How it Quakes
The first testing I put this device through was with a standard host of games. The first one out I tried was Half-Life. Since Half-Life has five weapons categories with no more than four weapons per category, the 4x5 layout of the keys on the X-Keys pad was perfect for an immediate weapon selection. I was still kinda used to hitting the 1-5 keys and the mouse to select a weapon, but once I sat down to configure a script for the keypad to select each weapon I wanted, I found configuration to be rather easy. I assigned some of the extra keys for other functions, like tagging walls and activating/deactivating the flashlight. Simple stuff, really. Nothing I couldn't have done with the keyboard, although the layout lends itself better to some of the auxiliary functions. It would've been better if I had a place to map a logical set of keys for movement without the mouse, but I can use the arrow keys on the main keyboard for that.
The point is, the X-Keys provides an easy-to-use, tactile feedback mechanism that you don't quite get on the keyboard. With the sprawling number of keys on the keyboard, it's easy to get one key confused with another, but the 4x5 layout on the X-Keys provides one key for each of your fingers, save the thumb. Finding which row you're on is easy to do without looking, so the keypad is easily used in the heat of battle.
I also tried using the keypad in Quake III. Basically, what you end up having to do is to set up binding for keys so that you might, for instance, have the B key set to jump, the N key to look down, and the M key to fire your primary weapon (As well as MOUSE1). You could set the X-Keys in programming mode, hit N, B, 5 to change to the Rocket Launcher (That's how it is in my config), and M to fire. "But wait!" you say…"You have to wait until you're in the air before firing the rocket launcher!" Well, with the X-Keys, you can insert half-second pauses between keys using a special keyboard combination programmed by PI Engineering. You can insert as many pauses as your keytyping or macro requires. So, once you set this up properly, you can configure the X-Keys to perform a single-button maneuver that will jump you up in the air, look down, fire the rocket launcher at the peak of your leap, and send you hurtling through the skies.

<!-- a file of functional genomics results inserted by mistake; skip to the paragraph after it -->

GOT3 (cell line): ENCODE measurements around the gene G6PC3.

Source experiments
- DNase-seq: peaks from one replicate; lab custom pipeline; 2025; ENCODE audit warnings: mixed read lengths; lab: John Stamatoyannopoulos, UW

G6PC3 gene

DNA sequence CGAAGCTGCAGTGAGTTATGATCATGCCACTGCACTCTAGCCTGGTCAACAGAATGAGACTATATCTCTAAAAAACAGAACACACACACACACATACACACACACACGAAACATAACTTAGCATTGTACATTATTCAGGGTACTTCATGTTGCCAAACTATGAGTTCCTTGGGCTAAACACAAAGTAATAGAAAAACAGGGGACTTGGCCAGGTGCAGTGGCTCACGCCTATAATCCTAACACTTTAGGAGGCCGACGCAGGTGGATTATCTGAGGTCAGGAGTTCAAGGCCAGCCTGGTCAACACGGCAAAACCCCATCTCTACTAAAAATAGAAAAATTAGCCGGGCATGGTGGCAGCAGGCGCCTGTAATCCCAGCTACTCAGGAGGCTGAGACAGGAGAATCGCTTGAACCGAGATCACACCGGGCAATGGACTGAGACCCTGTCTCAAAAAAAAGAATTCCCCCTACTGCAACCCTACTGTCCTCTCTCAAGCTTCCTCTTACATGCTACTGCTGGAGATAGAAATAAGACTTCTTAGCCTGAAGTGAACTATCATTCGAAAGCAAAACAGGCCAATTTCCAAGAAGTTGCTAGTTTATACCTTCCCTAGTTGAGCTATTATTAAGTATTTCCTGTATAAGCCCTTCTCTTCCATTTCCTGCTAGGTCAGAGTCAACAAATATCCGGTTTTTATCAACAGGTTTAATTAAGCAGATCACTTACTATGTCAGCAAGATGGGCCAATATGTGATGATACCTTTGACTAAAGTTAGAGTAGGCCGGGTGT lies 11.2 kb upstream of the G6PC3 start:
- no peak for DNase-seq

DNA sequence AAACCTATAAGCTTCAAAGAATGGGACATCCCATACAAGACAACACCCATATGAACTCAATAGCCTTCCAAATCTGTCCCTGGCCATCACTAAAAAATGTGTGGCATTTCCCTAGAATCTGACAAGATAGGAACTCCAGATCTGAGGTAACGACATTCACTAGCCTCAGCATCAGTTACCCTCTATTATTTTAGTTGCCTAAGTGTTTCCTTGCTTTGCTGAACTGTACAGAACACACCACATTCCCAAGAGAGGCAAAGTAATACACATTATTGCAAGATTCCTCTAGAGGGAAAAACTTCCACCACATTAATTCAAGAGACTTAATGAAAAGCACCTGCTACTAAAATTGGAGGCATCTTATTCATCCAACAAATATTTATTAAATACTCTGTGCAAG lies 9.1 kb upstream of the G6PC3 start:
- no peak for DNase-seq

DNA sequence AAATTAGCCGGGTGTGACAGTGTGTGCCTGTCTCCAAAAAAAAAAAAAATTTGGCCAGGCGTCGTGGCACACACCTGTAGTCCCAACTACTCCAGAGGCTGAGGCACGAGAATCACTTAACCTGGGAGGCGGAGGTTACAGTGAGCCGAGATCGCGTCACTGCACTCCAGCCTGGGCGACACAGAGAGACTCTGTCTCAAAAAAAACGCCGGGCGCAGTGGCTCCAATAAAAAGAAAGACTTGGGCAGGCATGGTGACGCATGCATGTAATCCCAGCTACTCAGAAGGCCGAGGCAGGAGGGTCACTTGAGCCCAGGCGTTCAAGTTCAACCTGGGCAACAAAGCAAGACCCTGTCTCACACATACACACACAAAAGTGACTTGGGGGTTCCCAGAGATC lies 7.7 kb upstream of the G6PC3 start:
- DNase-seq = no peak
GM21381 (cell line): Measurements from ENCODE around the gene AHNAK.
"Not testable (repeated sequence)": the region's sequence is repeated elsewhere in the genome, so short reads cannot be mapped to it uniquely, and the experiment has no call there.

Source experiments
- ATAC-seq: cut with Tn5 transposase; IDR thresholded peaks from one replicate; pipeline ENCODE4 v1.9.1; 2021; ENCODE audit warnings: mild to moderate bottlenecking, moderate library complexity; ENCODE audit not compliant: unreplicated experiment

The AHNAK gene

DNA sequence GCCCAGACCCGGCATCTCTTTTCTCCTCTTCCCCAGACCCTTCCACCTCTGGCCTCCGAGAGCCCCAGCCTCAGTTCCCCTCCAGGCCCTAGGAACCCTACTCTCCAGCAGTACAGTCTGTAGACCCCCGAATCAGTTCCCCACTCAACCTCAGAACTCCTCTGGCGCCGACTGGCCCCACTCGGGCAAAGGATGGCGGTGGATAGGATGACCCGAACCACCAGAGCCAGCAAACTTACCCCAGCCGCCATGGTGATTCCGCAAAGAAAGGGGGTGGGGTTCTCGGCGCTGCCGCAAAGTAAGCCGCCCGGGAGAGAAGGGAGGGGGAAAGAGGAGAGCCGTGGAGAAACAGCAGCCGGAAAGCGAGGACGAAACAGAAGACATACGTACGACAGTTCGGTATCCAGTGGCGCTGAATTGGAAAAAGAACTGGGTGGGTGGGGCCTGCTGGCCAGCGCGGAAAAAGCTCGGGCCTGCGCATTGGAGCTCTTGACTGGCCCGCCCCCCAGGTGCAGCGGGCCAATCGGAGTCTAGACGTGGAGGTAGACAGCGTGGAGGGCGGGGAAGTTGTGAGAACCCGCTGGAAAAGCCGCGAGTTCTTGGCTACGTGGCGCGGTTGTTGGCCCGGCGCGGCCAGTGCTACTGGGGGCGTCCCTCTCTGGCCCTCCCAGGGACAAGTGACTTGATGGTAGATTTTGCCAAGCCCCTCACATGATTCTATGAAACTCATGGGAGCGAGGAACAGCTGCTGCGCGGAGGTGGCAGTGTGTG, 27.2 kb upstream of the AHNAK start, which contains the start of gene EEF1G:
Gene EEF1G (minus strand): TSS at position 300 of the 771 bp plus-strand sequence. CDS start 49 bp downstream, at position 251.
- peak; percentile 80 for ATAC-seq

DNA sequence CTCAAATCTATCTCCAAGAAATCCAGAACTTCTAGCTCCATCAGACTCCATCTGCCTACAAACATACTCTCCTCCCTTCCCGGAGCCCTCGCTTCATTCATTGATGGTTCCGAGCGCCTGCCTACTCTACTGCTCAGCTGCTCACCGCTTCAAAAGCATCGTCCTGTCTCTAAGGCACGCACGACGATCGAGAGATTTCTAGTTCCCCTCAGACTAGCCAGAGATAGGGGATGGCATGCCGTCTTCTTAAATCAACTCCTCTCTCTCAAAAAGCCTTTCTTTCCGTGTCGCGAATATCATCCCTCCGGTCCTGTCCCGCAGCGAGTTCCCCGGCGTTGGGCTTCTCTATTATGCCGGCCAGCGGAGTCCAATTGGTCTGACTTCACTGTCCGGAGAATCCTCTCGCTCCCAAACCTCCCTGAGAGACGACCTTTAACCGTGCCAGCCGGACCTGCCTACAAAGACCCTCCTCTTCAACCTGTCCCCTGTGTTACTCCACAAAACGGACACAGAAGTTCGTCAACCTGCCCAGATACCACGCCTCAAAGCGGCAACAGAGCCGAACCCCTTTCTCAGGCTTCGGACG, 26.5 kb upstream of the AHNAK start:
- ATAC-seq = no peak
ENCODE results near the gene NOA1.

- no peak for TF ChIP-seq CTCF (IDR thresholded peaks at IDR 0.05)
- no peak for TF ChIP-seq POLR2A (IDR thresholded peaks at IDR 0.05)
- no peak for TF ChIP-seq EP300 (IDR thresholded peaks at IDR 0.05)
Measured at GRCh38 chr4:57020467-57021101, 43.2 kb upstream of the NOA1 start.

Other applications that you may or may not find useful in your games are the ability to program functionality based on key depress and release. In other words, you can have the X-Keys perform a certain function whenever a key is depressed, and a different function when it's released. You can also enable repeating functionality for a key, so that a particular keypress repeats whenever you push that button.
The X-Keys can't totally replace aliasing, of course. Since the X-Keys has no way of knowing what weapon you were previously using, it can't be set up to automatically switch back to your railgun after rocket-jumping. Still, it does help to restore some of the functionality that aliases used to offer, and thus proves itself to be quite valuable. Plus, depending on the game you're playing, it's very small and easily portable. If you set it up with a key configuration for playing Age of Empires II, for instance, and go to a LAN party where that's all you'll be doing, then you can leave that clunky keyboard behind and just bring this smooth little device.
Initially, I was worried about the key-capacity of the device, but a quick test allayed my fears, as I was able to load a single X-Keys button with over 300 keypresses! Of course, this isn't scratching the surface, as you will notice on the next page.
>> Productivity Applications